On 17 January 2013, following a port call and fuel stop in Subic, Guardian proceeded across the Sulu Sea and entered the Tubbataha Reefs Natural Park where she grounded at 2:25 am. About 90 minutes after the grounding she was seen on park radar, at approximately 04:00 hours local time. Guardian ran aground on Tubbataha Reef about 130 kilometres (70 nmi) south east of Palawan in the Philippines. At the time of the accident the ship was travelling from Subic Bay in the Philippines to Indonesia. The extent of any damage to the reef was unknown, but there was no evidence that there was a fuel oil leak. Philippines officials later estimated the damage to the reef at 1,000 square meters. The U.S. Navy evacuated all 79 crew members from the minesweeper to USNS Bowditch and MV C Champion on 18 January. In recognition of his actions in evacuating the sailors aboard Guardian, Petty Officer Travis Kirckof, a mineman aboard USS Guardian and one of the two assigned Search and Rescue swimmers, was awarded the Navy and Marine Corps Medal on 11 April 2014. Petty Officer Kirckof stayed in the shark-filled water for almost five hours to assist his shipmates in the evacuation to the nearby reef, saving at least two lives. On 19 January, an assessment team was deployed to plan and execute the vessel's extraction. On 20 January 2013, Navy Times reported the ship was taking on water in multiple places and was experiencing a slight list to port.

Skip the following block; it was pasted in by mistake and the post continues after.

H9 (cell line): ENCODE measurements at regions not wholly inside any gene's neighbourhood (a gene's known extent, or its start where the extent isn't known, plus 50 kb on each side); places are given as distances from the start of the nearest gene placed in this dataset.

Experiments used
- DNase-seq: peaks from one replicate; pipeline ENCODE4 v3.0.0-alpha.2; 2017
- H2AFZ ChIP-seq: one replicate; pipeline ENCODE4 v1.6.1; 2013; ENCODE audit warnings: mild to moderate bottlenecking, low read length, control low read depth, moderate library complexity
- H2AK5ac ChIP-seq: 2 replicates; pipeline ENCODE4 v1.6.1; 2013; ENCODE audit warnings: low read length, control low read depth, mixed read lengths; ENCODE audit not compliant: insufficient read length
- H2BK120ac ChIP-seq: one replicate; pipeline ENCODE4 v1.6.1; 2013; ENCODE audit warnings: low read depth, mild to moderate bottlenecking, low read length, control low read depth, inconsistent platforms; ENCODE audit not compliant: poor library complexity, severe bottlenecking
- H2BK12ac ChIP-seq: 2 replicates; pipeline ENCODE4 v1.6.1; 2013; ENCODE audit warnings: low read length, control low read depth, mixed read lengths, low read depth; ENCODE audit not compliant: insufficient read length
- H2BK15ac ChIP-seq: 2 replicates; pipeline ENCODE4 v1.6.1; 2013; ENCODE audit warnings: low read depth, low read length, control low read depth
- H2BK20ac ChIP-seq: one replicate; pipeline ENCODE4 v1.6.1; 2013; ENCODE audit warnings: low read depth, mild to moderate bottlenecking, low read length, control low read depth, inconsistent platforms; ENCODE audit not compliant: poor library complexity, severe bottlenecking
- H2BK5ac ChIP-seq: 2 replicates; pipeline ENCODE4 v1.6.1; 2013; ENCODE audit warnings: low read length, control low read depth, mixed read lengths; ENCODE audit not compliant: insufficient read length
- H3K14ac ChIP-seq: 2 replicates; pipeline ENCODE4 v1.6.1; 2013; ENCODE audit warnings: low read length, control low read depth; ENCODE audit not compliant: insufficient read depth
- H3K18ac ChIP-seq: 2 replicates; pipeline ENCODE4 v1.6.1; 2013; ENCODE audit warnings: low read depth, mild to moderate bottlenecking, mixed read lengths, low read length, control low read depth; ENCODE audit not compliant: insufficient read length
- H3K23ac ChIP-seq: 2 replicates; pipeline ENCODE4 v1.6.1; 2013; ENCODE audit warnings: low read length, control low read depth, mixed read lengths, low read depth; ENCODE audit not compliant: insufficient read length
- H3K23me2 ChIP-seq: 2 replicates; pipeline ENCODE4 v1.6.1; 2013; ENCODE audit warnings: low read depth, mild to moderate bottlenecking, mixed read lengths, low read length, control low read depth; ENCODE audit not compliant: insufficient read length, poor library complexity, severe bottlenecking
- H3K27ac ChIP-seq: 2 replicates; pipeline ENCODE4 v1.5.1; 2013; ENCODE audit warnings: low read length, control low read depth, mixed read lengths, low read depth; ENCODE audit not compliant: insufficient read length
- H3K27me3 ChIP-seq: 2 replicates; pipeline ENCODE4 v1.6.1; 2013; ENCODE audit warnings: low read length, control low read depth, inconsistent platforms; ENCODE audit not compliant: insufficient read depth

Originally, only the bow section of Guardian rested on the reef, but wave action pushed the entire vessel onto the reef, 20 to 30 metres (66 to 98 ft) from the edge. The guided missile destroyer USS Mustin, the oceanographic survey ship USNS Bowditch and the rescue and salvage ship USNS Salvor arrived in the area to help in the intended extraction, as well as tugboats and Philippine navy and coast guard vessels. It was intended for Guardian to be removed from the area by crane ships from Singapore and then be placed on a barge or other ship, since the ship was too damaged to be towed due to multiple hull penetrations. During the time that the cranes made their journey from Singapore to the Philippines, preparations were made for the lift. 15,000 gallons of diesel fuel were extracted from the tanks in Guardian to other ships that were on station and refilled with seawater to keep the vessel stable. Dry food stores and the personal effects of Guardian 's crew were removed as well. Salvage experts began to reinforce the wood-and-fiberglass hull of the minesweeper with Kevlar lines to mitigate stresses from waves hitting the vessel. Salvage experts from Mobile Diving and Salvage Unit One and Smit Salvage then systematically cut the superstructure and hull of the ship into pieces that were lifted off of the reef. In February 2013, Guardian was replaced with USS Warrior in the 7th Fleet, with the crew of Warrior returning to San Diego, and the crew of Guardian taking over.